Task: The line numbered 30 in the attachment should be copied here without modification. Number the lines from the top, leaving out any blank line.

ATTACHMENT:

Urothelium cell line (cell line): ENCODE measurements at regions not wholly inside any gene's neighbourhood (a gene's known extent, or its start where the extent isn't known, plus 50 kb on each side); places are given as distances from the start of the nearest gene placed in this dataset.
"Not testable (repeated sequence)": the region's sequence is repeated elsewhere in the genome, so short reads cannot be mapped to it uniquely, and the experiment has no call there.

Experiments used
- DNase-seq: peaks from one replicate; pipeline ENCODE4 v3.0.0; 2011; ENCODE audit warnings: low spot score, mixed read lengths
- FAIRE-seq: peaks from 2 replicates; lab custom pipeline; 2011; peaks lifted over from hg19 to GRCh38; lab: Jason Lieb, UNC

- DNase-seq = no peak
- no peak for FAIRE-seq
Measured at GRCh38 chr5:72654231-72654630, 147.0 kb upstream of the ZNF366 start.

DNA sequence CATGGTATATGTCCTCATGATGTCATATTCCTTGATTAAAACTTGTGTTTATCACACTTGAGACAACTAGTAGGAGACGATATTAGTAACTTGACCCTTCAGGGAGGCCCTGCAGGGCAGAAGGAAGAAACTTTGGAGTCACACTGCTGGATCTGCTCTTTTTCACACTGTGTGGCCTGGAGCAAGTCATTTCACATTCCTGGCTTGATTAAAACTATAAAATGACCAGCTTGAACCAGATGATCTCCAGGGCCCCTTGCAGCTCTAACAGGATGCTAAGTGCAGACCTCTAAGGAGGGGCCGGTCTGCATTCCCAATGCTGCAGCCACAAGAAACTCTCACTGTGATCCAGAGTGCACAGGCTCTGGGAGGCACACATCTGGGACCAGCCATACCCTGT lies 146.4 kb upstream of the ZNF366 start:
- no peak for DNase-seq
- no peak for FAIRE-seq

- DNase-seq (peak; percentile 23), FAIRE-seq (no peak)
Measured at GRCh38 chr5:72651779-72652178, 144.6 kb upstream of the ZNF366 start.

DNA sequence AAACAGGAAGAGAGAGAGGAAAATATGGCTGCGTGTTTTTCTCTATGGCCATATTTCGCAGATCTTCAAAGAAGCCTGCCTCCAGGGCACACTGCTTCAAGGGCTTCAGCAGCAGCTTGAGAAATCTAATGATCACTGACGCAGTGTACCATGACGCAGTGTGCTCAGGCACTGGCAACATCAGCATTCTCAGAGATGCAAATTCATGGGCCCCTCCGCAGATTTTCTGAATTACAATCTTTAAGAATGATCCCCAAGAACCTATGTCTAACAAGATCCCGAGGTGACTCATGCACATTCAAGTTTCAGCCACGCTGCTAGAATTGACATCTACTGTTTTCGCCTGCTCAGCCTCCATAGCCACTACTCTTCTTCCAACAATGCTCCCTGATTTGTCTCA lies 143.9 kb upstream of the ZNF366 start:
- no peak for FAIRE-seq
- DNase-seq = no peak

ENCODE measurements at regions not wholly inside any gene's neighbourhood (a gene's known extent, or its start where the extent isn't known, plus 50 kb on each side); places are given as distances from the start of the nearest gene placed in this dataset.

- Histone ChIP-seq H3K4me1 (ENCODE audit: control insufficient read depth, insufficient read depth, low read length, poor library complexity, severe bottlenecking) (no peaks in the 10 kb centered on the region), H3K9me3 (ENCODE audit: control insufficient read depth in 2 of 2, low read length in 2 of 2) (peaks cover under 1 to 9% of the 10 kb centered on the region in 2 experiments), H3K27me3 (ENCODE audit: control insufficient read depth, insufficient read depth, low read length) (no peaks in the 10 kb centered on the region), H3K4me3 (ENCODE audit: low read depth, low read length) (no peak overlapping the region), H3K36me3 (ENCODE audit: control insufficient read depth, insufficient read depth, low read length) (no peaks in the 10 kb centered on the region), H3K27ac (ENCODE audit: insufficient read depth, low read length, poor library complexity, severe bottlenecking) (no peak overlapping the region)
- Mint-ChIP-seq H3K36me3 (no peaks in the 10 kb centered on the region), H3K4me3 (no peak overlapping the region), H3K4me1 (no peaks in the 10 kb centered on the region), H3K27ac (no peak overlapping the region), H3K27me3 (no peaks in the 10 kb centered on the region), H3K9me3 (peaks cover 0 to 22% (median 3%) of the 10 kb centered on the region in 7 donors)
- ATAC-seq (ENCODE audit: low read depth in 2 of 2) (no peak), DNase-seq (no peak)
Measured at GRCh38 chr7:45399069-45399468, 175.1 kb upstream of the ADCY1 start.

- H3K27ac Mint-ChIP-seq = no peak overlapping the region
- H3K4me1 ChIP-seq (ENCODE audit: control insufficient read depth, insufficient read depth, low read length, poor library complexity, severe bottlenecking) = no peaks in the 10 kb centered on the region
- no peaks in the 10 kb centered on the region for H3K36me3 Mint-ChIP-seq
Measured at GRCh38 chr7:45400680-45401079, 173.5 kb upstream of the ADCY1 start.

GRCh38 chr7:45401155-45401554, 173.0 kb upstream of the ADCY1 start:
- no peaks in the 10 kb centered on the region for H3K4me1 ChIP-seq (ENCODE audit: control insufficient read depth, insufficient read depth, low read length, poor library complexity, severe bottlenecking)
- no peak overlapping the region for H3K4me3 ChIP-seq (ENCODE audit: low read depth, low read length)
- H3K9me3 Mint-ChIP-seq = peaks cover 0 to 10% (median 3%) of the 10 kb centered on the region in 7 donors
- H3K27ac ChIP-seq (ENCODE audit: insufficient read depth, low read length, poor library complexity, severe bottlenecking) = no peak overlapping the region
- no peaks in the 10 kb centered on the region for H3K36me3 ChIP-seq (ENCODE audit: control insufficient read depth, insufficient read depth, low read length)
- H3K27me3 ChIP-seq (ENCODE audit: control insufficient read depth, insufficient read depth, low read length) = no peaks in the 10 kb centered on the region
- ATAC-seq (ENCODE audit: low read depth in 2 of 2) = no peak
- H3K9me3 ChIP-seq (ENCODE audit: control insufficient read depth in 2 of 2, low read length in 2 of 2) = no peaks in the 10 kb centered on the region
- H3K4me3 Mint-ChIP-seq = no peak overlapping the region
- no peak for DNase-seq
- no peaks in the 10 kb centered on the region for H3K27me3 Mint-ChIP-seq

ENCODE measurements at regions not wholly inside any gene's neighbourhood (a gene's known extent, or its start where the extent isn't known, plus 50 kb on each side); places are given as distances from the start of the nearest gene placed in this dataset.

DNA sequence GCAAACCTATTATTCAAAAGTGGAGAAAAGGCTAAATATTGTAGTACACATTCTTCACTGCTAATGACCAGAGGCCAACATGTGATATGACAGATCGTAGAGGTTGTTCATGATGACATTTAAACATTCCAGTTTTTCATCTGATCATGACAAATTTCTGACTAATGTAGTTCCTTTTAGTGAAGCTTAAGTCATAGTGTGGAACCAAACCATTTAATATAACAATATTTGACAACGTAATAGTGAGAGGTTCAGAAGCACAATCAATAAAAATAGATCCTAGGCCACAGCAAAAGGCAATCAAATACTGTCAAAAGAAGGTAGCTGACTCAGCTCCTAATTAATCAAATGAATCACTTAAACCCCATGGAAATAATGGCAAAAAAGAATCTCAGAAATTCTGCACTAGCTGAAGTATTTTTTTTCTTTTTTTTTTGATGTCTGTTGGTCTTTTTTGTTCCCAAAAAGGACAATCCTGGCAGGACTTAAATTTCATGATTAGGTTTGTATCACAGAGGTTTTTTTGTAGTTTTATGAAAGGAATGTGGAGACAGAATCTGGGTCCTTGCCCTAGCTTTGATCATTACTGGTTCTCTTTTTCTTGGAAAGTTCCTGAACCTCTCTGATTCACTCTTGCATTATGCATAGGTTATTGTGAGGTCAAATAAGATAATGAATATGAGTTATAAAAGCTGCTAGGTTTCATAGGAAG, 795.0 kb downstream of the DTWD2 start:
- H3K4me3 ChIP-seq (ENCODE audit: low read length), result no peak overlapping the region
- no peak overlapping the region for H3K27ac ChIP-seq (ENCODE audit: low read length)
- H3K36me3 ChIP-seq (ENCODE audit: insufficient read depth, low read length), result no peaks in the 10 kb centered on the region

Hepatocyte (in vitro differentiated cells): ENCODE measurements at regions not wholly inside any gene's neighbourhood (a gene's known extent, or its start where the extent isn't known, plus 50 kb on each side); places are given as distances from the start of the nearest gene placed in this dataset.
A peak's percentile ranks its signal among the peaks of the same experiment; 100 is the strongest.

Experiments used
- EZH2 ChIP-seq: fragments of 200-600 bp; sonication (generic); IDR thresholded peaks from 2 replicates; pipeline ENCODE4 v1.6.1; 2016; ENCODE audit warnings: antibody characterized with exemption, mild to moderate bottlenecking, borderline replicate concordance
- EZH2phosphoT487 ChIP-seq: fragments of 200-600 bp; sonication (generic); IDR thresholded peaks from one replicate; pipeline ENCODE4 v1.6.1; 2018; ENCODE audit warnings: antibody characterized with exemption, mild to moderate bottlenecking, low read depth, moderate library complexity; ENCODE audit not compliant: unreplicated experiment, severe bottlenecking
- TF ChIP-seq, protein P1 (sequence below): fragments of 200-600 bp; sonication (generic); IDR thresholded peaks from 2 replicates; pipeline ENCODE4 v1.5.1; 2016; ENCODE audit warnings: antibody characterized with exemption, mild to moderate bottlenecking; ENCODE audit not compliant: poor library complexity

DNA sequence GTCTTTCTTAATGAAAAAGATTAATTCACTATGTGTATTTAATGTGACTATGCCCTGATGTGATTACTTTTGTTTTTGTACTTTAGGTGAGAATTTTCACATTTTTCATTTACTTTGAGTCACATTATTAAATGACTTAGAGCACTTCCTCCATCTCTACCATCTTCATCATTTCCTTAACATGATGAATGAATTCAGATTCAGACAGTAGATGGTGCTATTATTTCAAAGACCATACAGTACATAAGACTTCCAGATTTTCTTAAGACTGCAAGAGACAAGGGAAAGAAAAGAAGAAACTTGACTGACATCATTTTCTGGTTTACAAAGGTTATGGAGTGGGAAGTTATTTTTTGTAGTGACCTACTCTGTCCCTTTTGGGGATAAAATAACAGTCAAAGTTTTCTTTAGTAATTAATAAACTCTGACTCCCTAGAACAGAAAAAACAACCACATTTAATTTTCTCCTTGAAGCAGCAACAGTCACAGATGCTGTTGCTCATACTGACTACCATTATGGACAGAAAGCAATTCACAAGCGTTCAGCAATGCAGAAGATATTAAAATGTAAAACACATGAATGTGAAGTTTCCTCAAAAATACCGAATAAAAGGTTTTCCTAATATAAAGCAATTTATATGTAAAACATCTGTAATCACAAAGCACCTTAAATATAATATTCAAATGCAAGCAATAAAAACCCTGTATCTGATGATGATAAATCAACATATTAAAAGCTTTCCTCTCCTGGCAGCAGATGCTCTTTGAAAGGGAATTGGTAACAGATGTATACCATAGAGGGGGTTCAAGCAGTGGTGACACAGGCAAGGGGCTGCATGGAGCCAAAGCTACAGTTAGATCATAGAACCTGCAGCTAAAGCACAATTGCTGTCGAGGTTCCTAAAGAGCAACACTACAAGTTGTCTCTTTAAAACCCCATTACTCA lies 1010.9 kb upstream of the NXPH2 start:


- H3K27ac ChIP-seq (ENCODE audit: insufficient read depth, low read length, poor library complexity, severe bottlenecking) = no peak overlapping the region